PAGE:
113. Thanks Marie, the timing of this was perfect. As a teenager I discovered that forgiveness became vital for myself when I noticed it was changing who I was, and I felt that not forgiving was enabling the person who wronged me to continue to drain personal power from me, and I made a conscious decision to not allow this anymore. Forgiveness for me, meant recognizing that anger and bitterness was affecting my outlook, and then taking steps to release myself from that cycle, which is likely akin to ‘step 1.’ Forgiving the other person was also a matter of feeling empowered, and my mantra was along the lines of, ‘I release you in forgiveness because my anger has no effect on you, and it’s eating me up. You have no power over me anymore.’ Over the years, a lack of forgiveness towards others or myself has been felt in a variety of ways, such as on one occasion I would get a sensation of numbness in my right arm whenever I was in contact with someone I needed to forgive myself over. Now that I am much older, I am dealing with another forgiveness issue which causes my hands to shake when I am dealing with this person, and I am in the process of forgiving again. I guess my body tells me I have let it go. Rebuilding trust however, is entirely optional as you say, and I also feel it’s a different process all together, but I do feel that if rebuilding trust with someone feels like you’re giving away too much of yourself, then it is either too early or not necessary at all to continue a relationship. I think it’s important to accept that not all relationships are meant to be held onto indefinitely. Also, I agree that forgiveness and trust do not have to go hand in hand, but I think trust and a relationship are closely related and it is not healthy to engage in a relationship in which there is little or no trust. There are all sorts of ways to rebuild trust, but my experience suggests that we can listen to our body, feel into the situation even when we are just thinking about contacting someone we are skeptical about, and I believe that just checking on whether it makes you feel ‘larger’ in personal energy, or ‘shrunken’ by it, can guide us in the future.

    • Chelsea - Team Forleo

      Tiffany, thank you so much for sharing these thoughts. I love what you said about checking to see if it makes us feel larger or shrunken by it energetically. That’s such a helpful idea.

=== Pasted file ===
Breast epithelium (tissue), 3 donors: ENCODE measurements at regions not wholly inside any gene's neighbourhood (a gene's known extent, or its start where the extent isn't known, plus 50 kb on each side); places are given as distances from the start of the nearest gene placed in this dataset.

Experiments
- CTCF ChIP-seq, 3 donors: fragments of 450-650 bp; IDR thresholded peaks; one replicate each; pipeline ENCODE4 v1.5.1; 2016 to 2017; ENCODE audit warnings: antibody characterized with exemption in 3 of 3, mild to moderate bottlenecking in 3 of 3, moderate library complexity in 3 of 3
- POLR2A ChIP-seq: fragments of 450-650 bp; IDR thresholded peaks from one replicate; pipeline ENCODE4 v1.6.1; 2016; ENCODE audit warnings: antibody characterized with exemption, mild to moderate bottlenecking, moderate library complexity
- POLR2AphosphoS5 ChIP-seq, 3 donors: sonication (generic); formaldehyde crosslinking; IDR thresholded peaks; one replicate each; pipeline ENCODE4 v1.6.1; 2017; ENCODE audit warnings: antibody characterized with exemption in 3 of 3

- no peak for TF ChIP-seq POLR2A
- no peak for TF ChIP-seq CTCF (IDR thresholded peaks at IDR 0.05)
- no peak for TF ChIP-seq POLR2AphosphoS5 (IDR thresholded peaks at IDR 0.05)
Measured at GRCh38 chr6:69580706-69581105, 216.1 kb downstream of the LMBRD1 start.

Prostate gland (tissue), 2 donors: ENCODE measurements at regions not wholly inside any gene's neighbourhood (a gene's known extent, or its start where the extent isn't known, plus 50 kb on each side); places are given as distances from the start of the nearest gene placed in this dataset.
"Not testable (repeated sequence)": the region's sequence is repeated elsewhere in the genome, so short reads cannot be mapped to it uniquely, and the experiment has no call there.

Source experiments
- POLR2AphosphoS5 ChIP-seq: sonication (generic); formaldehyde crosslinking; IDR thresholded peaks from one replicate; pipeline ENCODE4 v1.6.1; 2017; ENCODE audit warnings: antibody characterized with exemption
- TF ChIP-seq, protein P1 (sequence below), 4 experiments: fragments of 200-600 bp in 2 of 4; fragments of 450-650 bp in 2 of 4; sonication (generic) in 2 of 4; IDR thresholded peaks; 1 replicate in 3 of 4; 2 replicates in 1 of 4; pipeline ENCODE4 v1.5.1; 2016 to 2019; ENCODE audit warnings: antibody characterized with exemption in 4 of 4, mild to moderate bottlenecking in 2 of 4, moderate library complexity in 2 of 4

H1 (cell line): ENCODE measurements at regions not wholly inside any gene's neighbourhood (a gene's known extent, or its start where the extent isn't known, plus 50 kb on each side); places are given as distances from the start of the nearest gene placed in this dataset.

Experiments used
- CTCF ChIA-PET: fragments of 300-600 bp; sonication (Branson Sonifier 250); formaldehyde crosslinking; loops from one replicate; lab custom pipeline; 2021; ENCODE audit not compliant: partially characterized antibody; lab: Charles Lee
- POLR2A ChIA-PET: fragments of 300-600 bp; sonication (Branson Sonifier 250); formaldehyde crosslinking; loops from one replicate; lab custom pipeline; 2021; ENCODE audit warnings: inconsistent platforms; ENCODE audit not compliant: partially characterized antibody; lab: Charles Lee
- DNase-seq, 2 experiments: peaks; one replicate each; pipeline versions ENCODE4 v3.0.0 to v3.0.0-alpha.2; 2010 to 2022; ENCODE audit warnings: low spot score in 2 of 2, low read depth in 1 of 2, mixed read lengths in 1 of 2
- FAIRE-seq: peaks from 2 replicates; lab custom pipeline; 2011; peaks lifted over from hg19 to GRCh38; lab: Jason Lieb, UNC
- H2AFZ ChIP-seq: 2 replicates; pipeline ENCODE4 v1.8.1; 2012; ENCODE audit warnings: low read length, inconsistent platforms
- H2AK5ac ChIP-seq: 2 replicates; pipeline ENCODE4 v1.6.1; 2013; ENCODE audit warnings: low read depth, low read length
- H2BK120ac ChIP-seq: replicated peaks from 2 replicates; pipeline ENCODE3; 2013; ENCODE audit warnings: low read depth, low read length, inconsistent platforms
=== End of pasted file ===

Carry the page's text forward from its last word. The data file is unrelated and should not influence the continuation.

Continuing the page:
114. For me, forgiveness means understanding that it’s not about you and the only way to freedom and happiness is to forgive.

    I love how you talked about forgiving doesn’t mean you have to include that person in your life or that you have to trust them. Trust is earned.

    Great video .. as per usual! Thank you 😉

    • Chelsea - Team Forleo

      Thank you, Janet — so glad you enjoyed it.

  115. mimi

    I was bowled over Marie by your immediately pointing out the distinction between forgiving and trusting. Really great. One of your other guests led me to Brene Brown, who spoke on The Anatomy of Trust. It’s such a beautiful talk about who has earned your trust, and how it’s earned.
    I think that with all you said, and trust clearly defined, it’s going to be for me a lot easier to first not get into situations that will require forgiving, and/but also to be able to see, as you said, after the fact clearly and learn from it. Thanks again — as usual Marie. You’re very generous.

  116. As a result of desperately trying to heal my own broken heart I discovered a prayer that focuses more on the energy of forgiveness over the act that is to be forgiven. I have used it with many of my clients and most have experienced an instant sense of relief. Holding onto resentment and hurt prevents one from holding onto anything else.

    • Chelsea - Team Forleo

      Couldn’t agree more, Mare — beautifully said.

  117. Jack

    Great video. When I was younger especially I had an anxiety disorder, and in my early 20s a breakdown (a long time ago now). I always struggled with the idea of forgiveness since I felt judged and held at arms length by people who witnessed my difficulties but judged instead of understood them. It felt to me as if forgiving them was absolving them while they CONTINUED to treat me unfairly. In more recent years ive learnt that everybody is doing their best according to their current understanding and circumstances.. What we do might be far from ideal but it was the best option available in our mind at the time.. In that context Maries statement in the video that we can forgive a person yet not allow them in our lives makes a lot of sense. We can forgive them in the sense of understanding that their behaviour flows from their unique understanding and circumstances. Yet we could legitimately hold them out of our lives if that imperfect understanding and harmful behaviour continues. But given none of us comes from a place of perfect understanding or circumstances we are all at some time the person doing the wrong thing and it doesnt make us ‘bad’ it makes the behaviour bad. If we can come to our senses with a breakthrough in understanding and thinking in relation to our past imperfect behaviour then so can the person who ‘wronged’ us. So often I suppose people dont come to their senses, even refusing to hear your side, yet transcendentally some of us do come to understand. So I suppose it could be a balance, keeping the door open for genuine change when it occurs and the hope of true relationship healing and closeness, or forgiving in terms of understanding that a human being is deep in confusion, but has not yet changed, and therefore needs to be held at arms length.